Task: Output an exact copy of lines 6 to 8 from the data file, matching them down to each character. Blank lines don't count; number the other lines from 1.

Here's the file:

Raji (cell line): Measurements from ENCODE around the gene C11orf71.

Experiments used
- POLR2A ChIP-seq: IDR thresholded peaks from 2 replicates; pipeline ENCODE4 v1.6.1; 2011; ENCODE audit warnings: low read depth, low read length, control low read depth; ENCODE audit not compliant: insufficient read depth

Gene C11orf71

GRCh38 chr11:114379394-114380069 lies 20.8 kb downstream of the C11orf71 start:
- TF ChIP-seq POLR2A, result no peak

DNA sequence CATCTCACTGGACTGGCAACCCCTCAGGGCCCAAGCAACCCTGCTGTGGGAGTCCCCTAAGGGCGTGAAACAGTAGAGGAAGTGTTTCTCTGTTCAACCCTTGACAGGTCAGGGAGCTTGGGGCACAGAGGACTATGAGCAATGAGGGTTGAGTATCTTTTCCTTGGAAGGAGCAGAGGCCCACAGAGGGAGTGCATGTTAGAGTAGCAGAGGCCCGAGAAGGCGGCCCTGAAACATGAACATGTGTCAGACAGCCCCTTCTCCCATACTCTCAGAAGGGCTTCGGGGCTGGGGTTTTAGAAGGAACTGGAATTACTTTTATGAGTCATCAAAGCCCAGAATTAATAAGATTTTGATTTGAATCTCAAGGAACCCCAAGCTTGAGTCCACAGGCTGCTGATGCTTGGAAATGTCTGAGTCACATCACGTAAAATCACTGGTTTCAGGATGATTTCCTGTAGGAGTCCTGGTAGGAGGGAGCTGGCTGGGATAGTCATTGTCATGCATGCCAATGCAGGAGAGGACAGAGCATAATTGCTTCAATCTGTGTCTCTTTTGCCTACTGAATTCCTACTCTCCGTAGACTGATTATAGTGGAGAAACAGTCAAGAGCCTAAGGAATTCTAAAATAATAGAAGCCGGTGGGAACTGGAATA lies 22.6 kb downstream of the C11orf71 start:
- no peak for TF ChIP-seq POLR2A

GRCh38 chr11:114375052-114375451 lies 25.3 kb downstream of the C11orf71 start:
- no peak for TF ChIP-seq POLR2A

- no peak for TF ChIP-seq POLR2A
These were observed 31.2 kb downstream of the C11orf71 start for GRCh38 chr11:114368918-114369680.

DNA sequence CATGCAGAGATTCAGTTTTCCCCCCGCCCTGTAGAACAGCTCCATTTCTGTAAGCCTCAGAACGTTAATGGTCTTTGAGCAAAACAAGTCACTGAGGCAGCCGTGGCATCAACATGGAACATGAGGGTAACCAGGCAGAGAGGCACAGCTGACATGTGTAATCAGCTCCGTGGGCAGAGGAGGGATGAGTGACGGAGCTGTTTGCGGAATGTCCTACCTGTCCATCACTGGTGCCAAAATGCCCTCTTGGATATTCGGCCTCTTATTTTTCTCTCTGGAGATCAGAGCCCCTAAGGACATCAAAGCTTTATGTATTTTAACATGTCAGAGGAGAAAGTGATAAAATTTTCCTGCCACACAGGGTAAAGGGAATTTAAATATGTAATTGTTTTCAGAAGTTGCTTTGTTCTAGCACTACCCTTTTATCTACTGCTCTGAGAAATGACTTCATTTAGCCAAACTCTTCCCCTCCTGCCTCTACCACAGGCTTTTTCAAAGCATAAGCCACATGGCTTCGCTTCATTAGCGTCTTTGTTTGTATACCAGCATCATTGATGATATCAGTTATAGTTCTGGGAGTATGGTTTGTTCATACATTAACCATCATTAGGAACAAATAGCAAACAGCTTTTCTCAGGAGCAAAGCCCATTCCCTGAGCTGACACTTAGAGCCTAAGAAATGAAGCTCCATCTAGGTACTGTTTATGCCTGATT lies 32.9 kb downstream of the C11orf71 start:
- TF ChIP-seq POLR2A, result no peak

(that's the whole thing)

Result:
- TF ChIP-seq POLR2A, result no peak

DNA sequence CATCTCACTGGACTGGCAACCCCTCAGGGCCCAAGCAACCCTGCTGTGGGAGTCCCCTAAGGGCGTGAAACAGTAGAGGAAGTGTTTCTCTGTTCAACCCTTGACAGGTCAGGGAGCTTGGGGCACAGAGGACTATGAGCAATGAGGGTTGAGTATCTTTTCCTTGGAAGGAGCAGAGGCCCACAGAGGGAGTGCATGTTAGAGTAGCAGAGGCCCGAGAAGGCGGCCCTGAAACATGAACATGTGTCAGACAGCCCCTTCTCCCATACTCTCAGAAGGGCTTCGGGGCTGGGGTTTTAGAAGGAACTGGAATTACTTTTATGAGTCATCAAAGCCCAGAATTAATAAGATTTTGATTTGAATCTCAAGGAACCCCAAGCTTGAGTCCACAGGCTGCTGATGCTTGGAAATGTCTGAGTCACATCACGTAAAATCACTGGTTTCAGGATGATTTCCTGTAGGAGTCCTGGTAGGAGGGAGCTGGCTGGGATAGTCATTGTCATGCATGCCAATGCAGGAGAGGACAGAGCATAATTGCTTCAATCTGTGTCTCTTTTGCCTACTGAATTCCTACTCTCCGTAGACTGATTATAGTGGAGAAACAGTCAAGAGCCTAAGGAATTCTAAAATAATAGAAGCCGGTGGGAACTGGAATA lies 22.6 kb downstream of the C11orf71 start:
- no peak for TF ChIP-seq POLR2A